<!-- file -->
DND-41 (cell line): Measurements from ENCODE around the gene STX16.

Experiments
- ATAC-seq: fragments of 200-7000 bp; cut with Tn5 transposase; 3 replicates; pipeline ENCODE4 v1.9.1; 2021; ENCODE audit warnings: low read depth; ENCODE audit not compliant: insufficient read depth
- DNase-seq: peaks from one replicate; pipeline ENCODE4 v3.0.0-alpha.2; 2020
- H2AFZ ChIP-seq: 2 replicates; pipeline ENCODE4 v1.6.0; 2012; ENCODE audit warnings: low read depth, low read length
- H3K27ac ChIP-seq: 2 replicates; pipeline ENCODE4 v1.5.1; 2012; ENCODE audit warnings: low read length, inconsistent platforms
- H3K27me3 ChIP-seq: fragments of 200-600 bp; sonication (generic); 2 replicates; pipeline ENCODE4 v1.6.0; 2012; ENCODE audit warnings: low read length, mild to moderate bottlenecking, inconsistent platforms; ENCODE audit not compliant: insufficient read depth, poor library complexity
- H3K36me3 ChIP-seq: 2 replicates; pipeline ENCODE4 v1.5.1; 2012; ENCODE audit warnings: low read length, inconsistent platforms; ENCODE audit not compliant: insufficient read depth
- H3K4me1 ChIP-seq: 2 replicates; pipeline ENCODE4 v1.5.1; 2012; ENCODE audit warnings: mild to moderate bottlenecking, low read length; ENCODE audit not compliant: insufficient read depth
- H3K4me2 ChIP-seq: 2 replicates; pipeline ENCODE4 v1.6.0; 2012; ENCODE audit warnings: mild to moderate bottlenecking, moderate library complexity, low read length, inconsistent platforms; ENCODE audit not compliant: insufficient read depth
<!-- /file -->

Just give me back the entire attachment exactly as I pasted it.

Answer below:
DND-41 (cell line): Measurements from ENCODE around the gene STX16.

Experiments
- ATAC-seq: fragments of 200-7000 bp; cut with Tn5 transposase; 3 replicates; pipeline ENCODE4 v1.9.1; 2021; ENCODE audit warnings: low read depth; ENCODE audit not compliant: insufficient read depth
- DNase-seq: peaks from one replicate; pipeline ENCODE4 v3.0.0-alpha.2; 2020
- H2AFZ ChIP-seq: 2 replicates; pipeline ENCODE4 v1.6.0; 2012; ENCODE audit warnings: low read depth, low read length
- H3K27ac ChIP-seq: 2 replicates; pipeline ENCODE4 v1.5.1; 2012; ENCODE audit warnings: low read length, inconsistent platforms
- H3K27me3 ChIP-seq: fragments of 200-600 bp; sonication (generic); 2 replicates; pipeline ENCODE4 v1.6.0; 2012; ENCODE audit warnings: low read length, mild to moderate bottlenecking, inconsistent platforms; ENCODE audit not compliant: insufficient read depth, poor library complexity
- H3K36me3 ChIP-seq: 2 replicates; pipeline ENCODE4 v1.5.1; 2012; ENCODE audit warnings: low read length, inconsistent platforms; ENCODE audit not compliant: insufficient read depth
- H3K4me1 ChIP-seq: 2 replicates; pipeline ENCODE4 v1.5.1; 2012; ENCODE audit warnings: mild to moderate bottlenecking, low read length; ENCODE audit not compliant: insufficient read depth
- H3K4me2 ChIP-seq: 2 replicates; pipeline ENCODE4 v1.6.0; 2012; ENCODE audit warnings: mild to moderate bottlenecking, moderate library complexity, low read length, inconsistent platforms; ENCODE audit not compliant: insufficient read depth